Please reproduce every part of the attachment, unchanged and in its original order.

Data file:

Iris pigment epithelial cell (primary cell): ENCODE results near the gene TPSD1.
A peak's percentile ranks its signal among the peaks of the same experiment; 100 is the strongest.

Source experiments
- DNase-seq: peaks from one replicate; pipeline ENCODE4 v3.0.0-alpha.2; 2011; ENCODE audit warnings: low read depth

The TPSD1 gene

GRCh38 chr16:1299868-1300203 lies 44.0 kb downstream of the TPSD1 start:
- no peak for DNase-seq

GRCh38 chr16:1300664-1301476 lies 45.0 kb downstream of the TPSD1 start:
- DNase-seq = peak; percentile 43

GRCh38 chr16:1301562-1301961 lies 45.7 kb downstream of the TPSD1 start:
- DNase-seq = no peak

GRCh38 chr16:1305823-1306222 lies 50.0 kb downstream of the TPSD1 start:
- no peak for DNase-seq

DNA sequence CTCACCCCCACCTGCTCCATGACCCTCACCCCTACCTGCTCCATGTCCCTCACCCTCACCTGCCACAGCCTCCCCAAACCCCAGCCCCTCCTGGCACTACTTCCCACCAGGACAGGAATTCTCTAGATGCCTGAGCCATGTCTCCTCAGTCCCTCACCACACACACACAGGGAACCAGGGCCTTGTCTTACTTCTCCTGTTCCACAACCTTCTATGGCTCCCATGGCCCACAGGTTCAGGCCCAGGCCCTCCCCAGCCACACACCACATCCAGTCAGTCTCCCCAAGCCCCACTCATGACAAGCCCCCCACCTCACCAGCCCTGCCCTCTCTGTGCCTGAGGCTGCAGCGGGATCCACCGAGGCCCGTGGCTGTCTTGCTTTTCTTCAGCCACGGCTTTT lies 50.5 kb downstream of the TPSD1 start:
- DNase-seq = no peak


Iris pigment epithelial cell (primary cell): ENCODE results near the gene TPSD1.
A peak's percentile ranks its signal among the peaks of the same experiment; 100 is the strongest.

Source experiments
- DNase-seq: peaks from one replicate; pipeline ENCODE4 v3.0.0-alpha.2; 2011; ENCODE audit warnings: low read depth

The TPSD1 gene

GRCh38 chr16:1299868-1300203 lies 44.0 kb downstream of the TPSD1 start:
- no peak for DNase-seq

GRCh38 chr16:1300664-1301476 lies 45.0 kb downstream of the TPSD1 start:
- DNase-seq = peak; percentile 43

GRCh38 chr16:1301562-1301961 lies 45.7 kb downstream of the TPSD1 start:
- DNase-seq = no peak

GRCh38 chr16:1305823-1306222 lies 50.0 kb downstream of the TPSD1 start:
- no peak for DNase-seq

DNA sequence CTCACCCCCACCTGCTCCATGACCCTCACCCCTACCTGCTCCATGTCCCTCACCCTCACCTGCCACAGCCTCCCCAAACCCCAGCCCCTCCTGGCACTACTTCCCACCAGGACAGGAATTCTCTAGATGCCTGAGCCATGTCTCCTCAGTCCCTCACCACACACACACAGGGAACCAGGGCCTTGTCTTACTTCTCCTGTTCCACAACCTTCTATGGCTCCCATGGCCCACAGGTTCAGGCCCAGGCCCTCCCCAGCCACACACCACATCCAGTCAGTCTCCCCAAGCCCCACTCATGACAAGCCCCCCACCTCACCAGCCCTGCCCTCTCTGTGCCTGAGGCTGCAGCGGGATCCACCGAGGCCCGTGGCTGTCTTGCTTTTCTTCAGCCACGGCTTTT lies 50.5 kb downstream of the TPSD1 start:
- DNase-seq = no peak